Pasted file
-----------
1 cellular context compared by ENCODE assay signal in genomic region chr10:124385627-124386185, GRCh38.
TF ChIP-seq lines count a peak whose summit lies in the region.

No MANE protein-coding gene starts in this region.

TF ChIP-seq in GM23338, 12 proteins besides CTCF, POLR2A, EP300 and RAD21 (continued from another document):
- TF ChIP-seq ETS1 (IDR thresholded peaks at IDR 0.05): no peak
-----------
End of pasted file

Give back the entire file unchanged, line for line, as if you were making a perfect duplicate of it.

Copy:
1 cellular context compared by ENCODE assay signal in genomic region chr10:124385627-124386185, GRCh38.
TF ChIP-seq lines count a peak whose summit lies in the region.

No MANE protein-coding gene starts in this region.

TF ChIP-seq in GM23338, 12 proteins besides CTCF, POLR2A, EP300 and RAD21 (continued from another document):
- TF ChIP-seq ETS1 (IDR thresholded peaks at IDR 0.05): no peak